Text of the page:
2013 International Design Exchange Project, the 4th Hidden Space Project, The rise of the creative district

Newman, Kaye, Harris, Janette, Park, Young Tae, Kim, Hong Ki, Suh, June Ho and Park, Jin Ho (2013) 2013 International Design Exchange Project, the 4th Hidden Space Project, The rise of the creative district. Hidden Space: International Design Exchange, 4 . Total Design, Seoul, Republic of Korea. ISBN 9788955922707


As Course Leader of the Interior Design Course at the CASS London Metropolitan University, it’s fundamentally important to teach not just how to design but how design will change how people engage with or encounter spaces therefore developing or encouraging new habits and ways of living.

The following work looked at an area of London that has been forgotten. Kings Cross is the gateway to the North and therefore carries important railway and canal infrastructure, allowing trade to travel up and down the country. Because of this, it has never been a fashionable part of London and in fact has been home to many of London’s more unfortunate people, those with very little in terms of money and therefore has been synonymous with the worlds of crime and prostitution.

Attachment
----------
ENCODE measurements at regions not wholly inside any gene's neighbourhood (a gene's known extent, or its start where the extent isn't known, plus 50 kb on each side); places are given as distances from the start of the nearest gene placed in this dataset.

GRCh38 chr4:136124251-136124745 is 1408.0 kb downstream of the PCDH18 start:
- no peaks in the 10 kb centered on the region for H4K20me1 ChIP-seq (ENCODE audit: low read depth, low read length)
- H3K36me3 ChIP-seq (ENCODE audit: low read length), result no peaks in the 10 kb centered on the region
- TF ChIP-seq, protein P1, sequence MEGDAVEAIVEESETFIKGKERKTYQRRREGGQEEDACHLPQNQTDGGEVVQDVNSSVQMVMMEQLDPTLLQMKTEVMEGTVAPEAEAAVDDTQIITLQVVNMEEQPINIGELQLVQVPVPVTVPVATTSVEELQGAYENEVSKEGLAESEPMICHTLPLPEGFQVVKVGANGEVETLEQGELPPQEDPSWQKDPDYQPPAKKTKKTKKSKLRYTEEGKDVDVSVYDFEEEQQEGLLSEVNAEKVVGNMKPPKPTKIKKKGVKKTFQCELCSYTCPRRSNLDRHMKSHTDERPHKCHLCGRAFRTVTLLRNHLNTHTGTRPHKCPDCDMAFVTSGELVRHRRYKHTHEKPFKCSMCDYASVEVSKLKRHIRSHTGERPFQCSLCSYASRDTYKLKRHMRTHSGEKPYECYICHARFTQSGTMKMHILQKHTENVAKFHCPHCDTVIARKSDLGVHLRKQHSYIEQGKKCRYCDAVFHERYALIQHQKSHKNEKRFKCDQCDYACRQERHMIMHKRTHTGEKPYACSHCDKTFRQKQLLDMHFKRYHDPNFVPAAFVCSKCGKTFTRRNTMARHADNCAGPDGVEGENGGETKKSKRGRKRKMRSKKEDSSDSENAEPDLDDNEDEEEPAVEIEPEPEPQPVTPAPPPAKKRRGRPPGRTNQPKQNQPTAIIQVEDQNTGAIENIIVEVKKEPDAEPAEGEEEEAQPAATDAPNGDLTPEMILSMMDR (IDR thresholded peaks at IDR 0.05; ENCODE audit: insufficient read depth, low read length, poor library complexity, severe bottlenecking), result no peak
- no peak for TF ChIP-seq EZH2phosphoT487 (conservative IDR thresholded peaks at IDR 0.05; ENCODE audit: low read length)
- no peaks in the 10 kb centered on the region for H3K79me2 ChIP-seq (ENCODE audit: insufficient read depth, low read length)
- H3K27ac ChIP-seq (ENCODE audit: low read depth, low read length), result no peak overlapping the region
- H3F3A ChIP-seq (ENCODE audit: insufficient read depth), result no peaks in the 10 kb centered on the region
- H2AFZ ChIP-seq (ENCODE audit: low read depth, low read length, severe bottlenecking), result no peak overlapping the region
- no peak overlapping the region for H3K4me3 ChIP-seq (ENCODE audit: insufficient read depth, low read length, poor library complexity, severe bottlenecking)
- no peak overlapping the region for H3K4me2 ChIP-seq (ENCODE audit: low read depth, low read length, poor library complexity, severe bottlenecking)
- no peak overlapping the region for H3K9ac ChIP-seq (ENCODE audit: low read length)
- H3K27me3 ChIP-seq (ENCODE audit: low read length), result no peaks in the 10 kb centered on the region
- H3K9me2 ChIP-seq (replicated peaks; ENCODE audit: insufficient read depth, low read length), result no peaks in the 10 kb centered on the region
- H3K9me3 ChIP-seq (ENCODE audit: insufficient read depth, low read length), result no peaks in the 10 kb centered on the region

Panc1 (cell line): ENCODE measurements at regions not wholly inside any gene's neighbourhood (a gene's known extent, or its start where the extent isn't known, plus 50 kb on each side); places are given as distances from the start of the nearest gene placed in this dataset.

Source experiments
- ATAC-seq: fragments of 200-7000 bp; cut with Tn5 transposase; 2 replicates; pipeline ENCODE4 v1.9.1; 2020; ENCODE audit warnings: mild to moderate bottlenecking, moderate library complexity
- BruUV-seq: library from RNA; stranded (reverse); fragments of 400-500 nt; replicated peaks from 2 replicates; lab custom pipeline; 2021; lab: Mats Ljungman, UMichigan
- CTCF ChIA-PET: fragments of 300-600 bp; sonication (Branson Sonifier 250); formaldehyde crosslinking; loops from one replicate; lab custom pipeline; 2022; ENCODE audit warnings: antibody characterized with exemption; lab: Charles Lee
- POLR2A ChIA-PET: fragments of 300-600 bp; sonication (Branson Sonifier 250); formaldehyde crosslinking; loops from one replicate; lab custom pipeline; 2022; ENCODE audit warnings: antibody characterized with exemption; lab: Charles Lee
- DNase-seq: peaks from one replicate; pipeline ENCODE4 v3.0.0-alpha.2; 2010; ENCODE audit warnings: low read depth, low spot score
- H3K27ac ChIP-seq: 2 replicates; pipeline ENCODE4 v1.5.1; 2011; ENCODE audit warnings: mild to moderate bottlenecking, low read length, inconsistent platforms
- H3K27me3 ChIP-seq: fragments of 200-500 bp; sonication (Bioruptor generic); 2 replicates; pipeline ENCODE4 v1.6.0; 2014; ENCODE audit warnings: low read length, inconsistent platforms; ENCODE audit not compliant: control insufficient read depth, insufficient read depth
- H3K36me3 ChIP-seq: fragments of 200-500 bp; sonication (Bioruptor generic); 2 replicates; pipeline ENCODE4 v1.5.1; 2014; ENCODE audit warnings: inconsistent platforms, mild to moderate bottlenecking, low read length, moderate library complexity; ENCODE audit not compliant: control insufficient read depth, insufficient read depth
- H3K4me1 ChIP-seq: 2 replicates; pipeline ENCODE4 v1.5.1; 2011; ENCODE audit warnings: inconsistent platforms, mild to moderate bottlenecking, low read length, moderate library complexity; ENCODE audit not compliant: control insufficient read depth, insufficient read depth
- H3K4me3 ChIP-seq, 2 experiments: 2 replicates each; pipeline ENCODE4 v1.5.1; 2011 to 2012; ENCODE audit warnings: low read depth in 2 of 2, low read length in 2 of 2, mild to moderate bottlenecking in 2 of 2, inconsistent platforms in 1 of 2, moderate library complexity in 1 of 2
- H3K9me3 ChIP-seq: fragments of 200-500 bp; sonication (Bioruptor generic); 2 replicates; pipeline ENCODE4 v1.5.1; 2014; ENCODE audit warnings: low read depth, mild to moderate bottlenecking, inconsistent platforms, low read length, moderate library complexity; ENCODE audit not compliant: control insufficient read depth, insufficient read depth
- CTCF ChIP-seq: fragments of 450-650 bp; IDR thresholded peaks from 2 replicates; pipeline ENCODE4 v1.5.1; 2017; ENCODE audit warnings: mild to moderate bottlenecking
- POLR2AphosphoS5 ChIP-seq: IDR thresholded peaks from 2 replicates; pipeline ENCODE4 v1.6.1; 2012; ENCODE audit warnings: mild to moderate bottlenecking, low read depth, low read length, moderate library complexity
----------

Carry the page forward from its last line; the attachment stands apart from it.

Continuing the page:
As the City has developed this area has been designated as an area for redevelopment and has now been coined as London’s new Creative District. Regents Canal which runs through Kings Cross and will celebrate its 200th anniversary in 2020. The canal’s history of connecting local communities and beyond, through trade and business and ancillary industries has now been lost since rail and roads took their business at the end of the 19th Century. Some people choose to live on the canal in barges but apart from some low key sporting events, the canal is largely redundant and extremely polluted with Nitrogen levels dangerously high in the afternoon. This clearly won’t encourage anyone to live or work nearby. Councils are seeking to provide stronger relationships within local communities due to a perceived disconnection of age, culture and values and therefore the project asked, how can an intervention on, over, adjacent or connected to the canal, enable neighbourhoods to come together, building a legacy of interaction and creativity for future generations.

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